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    I still say don't let anyone tell you which is better. Its something you should decide for yourself by riding the two. Neither is bad, and both have their advantages.
    Give a man a fire, and he'll be warm for a night. Light a man on fire, and he'll be warm for the rest of his life.

  20. #20
    Chi
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    Steel is heavy, aluminum is lighter. There is very little research being done on how light you can go with a Chromoly frame, but there are more than 20 different alloys for aluminum which claim they're lighter/stronger/better than anything else. Go figure.

    I know a couple of really old aluminum frames and I have yet to see failure on either one.

  21. #21
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    Originally posted by Chi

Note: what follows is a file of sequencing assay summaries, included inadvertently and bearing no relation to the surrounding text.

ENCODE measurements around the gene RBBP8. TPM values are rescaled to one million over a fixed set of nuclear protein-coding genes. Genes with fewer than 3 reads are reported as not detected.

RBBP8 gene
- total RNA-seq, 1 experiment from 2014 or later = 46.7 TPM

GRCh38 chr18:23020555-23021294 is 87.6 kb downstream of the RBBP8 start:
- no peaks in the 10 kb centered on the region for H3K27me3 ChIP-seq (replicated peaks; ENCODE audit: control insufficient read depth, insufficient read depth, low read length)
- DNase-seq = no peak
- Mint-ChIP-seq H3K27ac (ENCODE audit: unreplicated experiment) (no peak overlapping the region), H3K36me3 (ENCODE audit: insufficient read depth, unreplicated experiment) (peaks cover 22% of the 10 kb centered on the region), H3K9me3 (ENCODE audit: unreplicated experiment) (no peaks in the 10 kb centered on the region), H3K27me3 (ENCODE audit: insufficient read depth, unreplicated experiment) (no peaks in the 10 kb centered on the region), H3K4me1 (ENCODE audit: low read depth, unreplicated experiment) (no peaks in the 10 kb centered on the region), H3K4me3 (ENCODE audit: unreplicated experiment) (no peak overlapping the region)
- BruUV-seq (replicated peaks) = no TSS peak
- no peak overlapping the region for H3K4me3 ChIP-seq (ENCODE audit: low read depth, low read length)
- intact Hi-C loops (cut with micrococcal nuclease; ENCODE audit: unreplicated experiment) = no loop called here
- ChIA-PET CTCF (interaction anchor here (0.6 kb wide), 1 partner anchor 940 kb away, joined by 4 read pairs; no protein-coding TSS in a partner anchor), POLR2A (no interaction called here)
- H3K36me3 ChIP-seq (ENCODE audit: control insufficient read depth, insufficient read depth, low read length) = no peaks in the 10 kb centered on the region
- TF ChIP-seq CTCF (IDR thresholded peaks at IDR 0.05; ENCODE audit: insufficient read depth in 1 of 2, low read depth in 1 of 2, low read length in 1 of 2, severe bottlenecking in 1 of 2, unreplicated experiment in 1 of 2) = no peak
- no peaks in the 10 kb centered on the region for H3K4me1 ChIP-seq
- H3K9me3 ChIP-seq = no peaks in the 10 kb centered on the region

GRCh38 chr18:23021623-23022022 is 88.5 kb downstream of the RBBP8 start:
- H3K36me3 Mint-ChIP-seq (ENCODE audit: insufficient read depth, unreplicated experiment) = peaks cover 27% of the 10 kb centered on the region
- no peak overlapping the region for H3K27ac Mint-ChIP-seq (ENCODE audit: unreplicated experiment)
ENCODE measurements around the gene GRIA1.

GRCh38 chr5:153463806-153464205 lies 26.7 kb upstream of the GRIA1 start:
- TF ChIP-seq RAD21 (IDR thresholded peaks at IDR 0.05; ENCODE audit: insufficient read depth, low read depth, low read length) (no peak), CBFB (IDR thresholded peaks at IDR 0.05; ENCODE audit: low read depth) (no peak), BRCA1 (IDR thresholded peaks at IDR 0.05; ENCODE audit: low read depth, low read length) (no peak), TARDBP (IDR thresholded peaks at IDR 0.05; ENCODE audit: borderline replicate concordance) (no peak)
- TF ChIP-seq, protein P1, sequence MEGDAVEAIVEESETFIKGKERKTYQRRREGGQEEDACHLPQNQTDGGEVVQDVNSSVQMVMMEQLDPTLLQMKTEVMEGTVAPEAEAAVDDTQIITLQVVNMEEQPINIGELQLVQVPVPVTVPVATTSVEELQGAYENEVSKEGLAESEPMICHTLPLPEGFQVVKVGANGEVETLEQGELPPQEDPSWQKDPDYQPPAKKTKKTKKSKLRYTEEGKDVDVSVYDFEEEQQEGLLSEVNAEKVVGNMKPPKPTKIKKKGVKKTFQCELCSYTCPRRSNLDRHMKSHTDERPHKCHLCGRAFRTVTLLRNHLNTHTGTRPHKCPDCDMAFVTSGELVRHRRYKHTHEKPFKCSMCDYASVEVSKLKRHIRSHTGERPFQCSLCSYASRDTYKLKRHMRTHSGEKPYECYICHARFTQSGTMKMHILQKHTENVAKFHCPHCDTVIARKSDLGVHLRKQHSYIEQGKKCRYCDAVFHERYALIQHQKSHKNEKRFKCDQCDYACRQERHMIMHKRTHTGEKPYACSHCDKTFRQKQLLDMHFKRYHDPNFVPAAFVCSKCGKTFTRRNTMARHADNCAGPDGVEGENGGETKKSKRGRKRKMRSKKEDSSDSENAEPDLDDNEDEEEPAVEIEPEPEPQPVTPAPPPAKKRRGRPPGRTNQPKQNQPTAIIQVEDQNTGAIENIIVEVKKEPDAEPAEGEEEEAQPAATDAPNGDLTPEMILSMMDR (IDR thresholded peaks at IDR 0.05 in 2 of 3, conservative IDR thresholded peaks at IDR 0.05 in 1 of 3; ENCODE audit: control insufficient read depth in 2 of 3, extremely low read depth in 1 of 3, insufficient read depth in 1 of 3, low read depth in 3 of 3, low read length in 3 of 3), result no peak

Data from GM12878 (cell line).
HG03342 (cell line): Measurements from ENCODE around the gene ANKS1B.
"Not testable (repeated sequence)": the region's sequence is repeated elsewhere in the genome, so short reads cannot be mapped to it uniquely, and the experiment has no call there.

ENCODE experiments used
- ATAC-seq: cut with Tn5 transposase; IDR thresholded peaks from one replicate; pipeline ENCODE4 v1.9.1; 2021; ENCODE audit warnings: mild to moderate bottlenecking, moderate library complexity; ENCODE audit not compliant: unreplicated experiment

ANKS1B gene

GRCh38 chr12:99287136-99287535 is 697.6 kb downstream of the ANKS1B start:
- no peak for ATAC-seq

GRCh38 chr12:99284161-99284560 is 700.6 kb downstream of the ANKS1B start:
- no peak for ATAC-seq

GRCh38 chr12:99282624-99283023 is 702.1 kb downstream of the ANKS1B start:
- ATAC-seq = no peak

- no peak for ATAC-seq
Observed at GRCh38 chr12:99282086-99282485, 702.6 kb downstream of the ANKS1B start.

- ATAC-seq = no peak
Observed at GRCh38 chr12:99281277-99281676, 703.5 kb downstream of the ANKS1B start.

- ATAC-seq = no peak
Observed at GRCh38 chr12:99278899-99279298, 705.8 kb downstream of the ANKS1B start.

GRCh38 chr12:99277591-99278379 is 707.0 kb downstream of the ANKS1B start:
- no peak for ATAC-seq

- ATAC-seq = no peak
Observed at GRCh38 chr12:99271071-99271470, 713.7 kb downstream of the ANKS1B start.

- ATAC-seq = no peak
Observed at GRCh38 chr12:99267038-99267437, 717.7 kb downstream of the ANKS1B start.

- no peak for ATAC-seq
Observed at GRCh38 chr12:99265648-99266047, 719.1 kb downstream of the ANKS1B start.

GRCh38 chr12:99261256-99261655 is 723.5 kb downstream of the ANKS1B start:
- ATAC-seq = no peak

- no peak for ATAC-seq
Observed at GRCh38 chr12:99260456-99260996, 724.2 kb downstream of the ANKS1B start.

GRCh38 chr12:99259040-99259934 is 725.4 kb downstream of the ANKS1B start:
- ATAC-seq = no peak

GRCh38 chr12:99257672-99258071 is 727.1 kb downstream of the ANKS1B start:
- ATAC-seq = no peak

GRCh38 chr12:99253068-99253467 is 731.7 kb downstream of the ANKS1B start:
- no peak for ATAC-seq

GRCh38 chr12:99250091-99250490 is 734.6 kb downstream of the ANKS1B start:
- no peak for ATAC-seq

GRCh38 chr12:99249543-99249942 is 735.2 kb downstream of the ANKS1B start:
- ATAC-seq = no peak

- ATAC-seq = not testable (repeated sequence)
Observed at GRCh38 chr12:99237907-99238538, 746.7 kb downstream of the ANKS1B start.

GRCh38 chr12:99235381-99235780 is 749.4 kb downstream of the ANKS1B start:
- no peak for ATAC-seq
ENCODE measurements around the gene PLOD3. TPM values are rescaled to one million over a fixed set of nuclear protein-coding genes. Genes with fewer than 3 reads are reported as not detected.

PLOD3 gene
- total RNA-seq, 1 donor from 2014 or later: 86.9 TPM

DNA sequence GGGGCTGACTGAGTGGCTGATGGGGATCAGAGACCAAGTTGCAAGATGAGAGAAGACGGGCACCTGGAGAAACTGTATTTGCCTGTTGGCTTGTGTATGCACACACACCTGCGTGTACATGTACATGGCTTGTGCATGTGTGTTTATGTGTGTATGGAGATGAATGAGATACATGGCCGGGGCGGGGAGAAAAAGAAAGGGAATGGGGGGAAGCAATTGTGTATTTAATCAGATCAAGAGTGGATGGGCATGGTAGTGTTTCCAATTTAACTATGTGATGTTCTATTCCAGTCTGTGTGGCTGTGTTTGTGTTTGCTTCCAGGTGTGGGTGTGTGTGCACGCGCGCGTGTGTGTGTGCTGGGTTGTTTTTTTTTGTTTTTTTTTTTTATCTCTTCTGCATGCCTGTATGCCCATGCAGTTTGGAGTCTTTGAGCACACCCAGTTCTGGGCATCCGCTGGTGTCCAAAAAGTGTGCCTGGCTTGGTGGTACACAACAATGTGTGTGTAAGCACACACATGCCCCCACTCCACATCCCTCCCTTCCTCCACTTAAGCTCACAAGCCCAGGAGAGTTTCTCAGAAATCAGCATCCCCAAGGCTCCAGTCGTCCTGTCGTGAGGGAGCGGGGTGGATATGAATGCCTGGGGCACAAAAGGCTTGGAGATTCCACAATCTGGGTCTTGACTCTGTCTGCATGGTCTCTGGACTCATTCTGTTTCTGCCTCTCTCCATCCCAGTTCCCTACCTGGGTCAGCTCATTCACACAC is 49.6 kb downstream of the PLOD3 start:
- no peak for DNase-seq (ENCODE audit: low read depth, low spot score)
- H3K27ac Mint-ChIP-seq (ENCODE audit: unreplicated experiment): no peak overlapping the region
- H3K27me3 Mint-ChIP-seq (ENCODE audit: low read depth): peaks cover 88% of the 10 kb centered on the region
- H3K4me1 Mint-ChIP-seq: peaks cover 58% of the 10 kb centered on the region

Steel is heavy, aluminum is lighter.
    A pound of feathers is lighter than a pound of lead?

    My steel jamis frame is lighter than an aluminum wal-mart frame.
    My steel jamis frame is lighter than an epic.
    My steel jamis frame is not lighter than my 2003 M4 stumpy ht.

    Weight is relative to material and fabrication.
    MtbPhreek

  22. #22
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    Originally posted by Maelstrom
    A fully for 450?...not the greatest bike though. There is a big diff in quality between a 450 ht frame and a 450 dually frame.
    I'd say about 5 pounds inthe frame alone

    I have a CAAD4 and owned a DB Axis Team before that. The Axis felt great and would now be perfect for a trail bike. The CAAD4 is super quick but a bumpy ride.